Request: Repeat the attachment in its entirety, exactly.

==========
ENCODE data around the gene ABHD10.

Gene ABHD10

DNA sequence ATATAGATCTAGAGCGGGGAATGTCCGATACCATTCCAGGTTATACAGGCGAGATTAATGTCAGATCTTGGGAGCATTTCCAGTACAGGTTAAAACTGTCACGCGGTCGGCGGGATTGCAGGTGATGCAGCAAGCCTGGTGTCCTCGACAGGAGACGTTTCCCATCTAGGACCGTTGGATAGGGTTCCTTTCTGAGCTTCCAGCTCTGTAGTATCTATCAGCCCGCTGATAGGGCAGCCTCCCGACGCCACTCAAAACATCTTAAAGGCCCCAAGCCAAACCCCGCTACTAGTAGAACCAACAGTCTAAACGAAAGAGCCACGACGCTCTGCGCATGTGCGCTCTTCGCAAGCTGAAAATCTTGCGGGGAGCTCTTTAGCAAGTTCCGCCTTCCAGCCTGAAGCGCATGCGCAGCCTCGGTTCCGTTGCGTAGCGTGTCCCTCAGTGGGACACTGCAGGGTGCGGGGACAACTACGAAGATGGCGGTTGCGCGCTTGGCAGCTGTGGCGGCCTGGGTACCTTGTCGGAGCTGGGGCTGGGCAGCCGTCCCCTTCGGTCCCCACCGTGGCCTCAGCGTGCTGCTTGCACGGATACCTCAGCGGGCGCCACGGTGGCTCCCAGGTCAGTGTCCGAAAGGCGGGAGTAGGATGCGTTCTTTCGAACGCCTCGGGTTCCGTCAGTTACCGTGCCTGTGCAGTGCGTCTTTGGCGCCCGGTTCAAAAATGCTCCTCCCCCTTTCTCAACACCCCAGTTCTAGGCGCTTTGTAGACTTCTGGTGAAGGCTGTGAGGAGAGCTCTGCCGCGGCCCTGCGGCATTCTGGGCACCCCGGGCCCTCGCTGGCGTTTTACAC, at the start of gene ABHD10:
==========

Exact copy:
ENCODE data around the gene ABHD10.

Gene ABHD10

DNA sequence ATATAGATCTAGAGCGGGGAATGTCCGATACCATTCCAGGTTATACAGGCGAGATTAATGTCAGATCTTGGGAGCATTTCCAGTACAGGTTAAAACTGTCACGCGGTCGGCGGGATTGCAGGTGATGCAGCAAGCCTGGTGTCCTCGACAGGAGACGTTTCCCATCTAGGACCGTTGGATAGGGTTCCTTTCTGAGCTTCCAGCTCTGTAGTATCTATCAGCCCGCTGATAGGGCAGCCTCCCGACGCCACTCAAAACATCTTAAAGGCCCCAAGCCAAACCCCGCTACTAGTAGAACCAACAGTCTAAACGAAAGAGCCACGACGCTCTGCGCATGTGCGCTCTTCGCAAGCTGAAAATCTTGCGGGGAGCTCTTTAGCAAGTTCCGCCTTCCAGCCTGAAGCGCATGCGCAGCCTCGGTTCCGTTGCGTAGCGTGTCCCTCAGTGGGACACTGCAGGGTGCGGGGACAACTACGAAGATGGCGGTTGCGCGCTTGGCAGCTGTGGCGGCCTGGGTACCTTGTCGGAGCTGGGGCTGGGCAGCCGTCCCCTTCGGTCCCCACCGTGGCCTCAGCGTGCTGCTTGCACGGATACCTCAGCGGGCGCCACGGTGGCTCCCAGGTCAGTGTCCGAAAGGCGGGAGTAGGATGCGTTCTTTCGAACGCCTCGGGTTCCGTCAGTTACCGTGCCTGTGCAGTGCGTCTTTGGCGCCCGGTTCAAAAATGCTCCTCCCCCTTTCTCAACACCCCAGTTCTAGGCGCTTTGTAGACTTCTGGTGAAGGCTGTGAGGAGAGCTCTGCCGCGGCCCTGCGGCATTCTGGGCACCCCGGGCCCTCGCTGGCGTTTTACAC, at the start of gene ABHD10: